I know the make team works hard, but there seem to be more and more posts lately to do with electronics that just show complete ignorance of electronics and the editors simply don’t have the background to know. There’s also a lot of projects that are just horrible but the editors simply aren’t equipped to weed them out (for example the 7805+9V battery to charge an iPod or the recent when to use an LED with a resistor). Is there any way you can get an electronics editor?

  3. hurf durf says:

    Smart grids and smart meters for smart green people!

    Again, not green. Want to be green? Turn off the lights.

    In before governments monitor your Smart Meter and fine you for not being green enough.

  4. The Oracle says:

    You’re 100% right. But the sad thing is there’s no profit in getting people to turn off the lights and being green is all about profit even if it’s worse for the environment.

  5. Anonymous AMI/AMR SmartGrid Engineer says:

    This technology has been available for a couple decades, its been improving, but the impetus at the moment is that 4.something billion dollars were approved for spending within the next two years by the American Reinvestment Act (better known as the “Obama Stimulus Package”). Opinions on the Act aside, the battle at the moment is to establish a leg up, with two different sides of the industry clamoring for their technology to become the de facto standard.

    It seems the reason behind GE’s sudden interest in advertising a technology they will never sell directly to a consumer (at least not in the short term) is to garner enough interest/namespace around the product known as SmartGrid (an extension of AMI/AMR) to give them the edge when the committee battles over who’s technology to back as standard offering begin. Its a smart strategy, but its unfortunate that it appears Make magazine will be assisting one side of the industry without mentioning the other.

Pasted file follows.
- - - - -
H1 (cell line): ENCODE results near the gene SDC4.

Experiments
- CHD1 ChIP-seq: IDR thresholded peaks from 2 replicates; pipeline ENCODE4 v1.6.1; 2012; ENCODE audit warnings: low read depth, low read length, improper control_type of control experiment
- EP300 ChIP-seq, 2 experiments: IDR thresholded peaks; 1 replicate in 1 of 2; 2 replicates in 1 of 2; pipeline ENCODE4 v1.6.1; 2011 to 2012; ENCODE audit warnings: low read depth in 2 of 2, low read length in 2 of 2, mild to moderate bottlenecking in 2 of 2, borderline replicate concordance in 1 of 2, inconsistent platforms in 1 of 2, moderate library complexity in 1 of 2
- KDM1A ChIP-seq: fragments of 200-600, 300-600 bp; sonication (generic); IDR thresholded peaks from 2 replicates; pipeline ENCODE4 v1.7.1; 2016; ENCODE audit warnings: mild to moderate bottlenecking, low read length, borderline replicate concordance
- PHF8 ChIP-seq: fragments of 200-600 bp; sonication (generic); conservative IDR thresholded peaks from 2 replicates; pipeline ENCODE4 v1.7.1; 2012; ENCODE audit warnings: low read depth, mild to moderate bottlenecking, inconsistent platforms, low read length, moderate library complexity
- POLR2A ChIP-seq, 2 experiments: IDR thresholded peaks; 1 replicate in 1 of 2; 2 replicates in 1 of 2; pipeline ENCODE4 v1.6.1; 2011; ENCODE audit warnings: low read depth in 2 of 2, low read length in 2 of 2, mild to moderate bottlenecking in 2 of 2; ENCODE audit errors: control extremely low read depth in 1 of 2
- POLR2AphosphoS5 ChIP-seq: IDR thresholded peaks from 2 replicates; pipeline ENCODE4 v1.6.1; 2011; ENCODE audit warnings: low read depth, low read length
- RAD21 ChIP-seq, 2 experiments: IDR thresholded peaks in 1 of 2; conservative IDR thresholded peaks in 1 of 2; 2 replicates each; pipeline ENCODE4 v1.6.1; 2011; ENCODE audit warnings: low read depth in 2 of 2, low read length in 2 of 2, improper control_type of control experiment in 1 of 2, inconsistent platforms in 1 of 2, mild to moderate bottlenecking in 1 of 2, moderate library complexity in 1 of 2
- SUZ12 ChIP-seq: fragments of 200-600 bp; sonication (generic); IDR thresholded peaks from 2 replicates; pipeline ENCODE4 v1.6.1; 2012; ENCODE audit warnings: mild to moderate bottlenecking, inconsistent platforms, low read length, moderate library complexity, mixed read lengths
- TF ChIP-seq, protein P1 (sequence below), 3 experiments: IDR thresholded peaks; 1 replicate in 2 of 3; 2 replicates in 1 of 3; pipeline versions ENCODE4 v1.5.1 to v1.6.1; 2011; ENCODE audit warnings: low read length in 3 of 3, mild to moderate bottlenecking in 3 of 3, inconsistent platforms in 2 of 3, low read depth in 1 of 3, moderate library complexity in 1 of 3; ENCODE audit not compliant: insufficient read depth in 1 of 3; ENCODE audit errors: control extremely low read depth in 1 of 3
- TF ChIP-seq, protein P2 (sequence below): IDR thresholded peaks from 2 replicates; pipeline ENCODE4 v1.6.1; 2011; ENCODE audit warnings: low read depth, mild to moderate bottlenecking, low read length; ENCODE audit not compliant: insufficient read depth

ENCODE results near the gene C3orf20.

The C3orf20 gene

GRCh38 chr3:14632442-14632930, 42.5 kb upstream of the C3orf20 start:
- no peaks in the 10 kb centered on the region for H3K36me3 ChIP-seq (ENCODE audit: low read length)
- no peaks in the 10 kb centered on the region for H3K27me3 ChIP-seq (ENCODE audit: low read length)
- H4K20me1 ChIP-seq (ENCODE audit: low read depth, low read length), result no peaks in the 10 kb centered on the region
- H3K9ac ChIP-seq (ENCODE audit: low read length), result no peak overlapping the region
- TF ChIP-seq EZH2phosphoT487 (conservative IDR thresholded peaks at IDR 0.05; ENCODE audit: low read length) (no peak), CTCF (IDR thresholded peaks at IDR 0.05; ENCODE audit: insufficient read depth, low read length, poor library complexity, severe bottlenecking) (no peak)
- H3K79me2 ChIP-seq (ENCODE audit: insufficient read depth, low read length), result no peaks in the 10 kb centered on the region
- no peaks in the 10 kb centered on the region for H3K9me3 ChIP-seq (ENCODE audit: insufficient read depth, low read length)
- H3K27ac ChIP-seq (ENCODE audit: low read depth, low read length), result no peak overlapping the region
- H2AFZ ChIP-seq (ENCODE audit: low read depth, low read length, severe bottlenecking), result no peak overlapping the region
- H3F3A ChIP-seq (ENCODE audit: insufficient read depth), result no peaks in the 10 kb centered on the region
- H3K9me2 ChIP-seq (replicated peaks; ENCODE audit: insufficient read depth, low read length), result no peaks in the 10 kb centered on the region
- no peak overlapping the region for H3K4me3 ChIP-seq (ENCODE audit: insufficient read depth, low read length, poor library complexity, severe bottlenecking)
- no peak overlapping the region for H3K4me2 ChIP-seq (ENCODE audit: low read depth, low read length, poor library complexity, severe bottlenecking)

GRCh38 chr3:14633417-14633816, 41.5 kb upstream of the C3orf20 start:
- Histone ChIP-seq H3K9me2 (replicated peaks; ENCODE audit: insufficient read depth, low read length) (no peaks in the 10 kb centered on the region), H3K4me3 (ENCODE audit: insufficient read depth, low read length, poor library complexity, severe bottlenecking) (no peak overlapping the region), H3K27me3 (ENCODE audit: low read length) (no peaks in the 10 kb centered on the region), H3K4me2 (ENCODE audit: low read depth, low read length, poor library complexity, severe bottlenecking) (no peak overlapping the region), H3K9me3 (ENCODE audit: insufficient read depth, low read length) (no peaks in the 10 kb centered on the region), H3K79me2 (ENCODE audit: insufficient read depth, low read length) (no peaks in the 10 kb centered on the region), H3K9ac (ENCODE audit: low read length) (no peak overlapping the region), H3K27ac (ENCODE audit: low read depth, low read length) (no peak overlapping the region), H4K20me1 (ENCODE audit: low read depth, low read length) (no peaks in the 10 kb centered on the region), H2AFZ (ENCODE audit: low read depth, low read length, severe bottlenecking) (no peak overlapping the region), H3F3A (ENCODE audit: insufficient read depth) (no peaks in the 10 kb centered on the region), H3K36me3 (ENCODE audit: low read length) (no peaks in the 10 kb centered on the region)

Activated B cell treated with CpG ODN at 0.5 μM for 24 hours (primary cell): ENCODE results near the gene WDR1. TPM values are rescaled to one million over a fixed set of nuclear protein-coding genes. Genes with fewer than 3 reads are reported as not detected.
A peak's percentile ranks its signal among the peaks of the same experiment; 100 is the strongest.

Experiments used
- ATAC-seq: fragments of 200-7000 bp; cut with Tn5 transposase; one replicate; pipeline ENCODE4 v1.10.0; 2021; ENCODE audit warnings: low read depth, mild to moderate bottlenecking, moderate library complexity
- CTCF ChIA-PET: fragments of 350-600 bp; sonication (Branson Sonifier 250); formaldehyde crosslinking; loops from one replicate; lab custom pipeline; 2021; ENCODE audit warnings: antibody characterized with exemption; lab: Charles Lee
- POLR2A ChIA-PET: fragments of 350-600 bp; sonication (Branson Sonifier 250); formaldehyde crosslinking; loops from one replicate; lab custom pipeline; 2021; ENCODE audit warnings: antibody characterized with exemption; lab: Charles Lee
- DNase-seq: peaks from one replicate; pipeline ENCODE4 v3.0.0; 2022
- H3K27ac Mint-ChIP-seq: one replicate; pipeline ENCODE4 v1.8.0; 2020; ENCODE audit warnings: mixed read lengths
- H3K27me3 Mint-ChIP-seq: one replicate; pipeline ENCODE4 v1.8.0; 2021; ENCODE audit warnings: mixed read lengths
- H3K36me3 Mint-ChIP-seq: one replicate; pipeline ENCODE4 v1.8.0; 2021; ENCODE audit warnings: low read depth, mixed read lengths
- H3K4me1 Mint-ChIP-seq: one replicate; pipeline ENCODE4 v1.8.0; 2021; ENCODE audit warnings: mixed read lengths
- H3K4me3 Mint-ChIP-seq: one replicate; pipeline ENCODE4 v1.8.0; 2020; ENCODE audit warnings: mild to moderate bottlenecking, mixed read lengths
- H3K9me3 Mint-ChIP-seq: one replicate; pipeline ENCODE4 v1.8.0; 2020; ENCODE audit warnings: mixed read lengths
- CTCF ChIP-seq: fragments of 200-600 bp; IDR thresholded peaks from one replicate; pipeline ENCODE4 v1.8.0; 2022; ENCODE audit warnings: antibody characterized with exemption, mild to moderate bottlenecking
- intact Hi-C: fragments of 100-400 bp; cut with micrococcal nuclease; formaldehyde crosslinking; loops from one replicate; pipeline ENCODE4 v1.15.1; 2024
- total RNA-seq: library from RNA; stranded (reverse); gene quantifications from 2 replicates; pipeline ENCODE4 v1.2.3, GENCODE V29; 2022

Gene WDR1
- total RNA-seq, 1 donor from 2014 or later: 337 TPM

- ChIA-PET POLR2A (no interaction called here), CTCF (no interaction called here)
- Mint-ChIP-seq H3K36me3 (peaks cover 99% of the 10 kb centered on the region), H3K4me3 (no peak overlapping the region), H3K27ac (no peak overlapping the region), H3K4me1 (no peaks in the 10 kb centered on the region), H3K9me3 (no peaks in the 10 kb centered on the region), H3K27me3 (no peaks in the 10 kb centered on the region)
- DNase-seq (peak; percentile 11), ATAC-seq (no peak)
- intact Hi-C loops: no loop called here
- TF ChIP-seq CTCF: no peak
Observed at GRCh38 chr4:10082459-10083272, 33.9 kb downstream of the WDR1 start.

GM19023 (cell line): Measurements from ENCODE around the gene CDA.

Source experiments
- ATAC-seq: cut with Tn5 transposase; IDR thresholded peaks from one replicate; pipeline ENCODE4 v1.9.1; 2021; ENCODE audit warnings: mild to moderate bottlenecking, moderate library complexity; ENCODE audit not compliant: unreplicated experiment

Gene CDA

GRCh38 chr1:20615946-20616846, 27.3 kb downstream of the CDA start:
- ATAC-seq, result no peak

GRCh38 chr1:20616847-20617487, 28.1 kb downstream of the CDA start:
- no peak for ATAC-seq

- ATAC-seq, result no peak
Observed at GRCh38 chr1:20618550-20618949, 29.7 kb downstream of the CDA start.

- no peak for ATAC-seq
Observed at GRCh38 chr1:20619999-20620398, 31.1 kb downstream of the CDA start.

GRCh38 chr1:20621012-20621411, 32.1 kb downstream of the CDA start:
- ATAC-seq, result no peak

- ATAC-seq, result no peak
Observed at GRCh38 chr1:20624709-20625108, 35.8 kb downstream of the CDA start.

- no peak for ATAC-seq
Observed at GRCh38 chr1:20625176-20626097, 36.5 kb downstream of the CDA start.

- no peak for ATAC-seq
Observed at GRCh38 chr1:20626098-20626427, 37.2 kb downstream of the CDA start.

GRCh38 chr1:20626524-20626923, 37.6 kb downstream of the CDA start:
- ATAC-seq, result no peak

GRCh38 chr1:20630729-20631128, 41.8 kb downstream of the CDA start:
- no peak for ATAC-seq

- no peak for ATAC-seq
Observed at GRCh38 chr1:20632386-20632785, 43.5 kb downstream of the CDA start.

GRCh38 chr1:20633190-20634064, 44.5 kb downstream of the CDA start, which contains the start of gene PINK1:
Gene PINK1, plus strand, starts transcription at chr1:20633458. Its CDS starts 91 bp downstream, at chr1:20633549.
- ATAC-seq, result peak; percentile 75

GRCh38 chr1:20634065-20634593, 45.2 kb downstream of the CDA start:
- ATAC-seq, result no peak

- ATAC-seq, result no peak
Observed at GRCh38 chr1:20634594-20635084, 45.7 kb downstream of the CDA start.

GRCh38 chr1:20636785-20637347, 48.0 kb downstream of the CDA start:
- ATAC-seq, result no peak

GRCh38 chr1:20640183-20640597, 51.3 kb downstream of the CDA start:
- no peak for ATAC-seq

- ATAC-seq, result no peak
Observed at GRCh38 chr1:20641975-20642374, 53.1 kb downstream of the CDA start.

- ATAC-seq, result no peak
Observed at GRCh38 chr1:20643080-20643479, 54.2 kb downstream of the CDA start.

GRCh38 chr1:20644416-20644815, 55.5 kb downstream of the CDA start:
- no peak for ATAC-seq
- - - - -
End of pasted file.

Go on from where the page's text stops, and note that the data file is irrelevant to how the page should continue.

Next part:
6. n5bb says:

    “and to talk to GE engineers and scientists (if YOU the reader want to) about smart grid in general, and some of the specific things that GE is developing in this area”

    Is anyone from GE really reading this? How do we have a dialogue with them? What are their names and application knowledge areas?

    For example, I would like to know if GE is working with NIST, DHS, or other US government agencies on security issues with the consumer power consumption profiles. Do we need to ask this question of each utility using such technology? Are there any government regulations regarding the security of such networks? Does GE think we need such regulations to insure that consumers trust such networks to safeguard the power distribution system?

    And what is the delay in the control center knowing about changes in consumption? If I turn on an air conditioner, how soon will I see this change? Do I have to wait a few seconds or a few minutes?

    1. Gareth Branwyn says:

      Those are great questions, n5bb. Thanks.

      The idea is that you ask the questions here, we send them to GE, they get the right person to answer them, and we post the Q&A in a follow-up piece.

      So, do other people have questions? As I said, it can be general questions about smart grid technologies and making it happen, specific technologies like smart meters, and also, questions about the AR ad campaign. They’ll distribute the questions to the appropriate person on their end.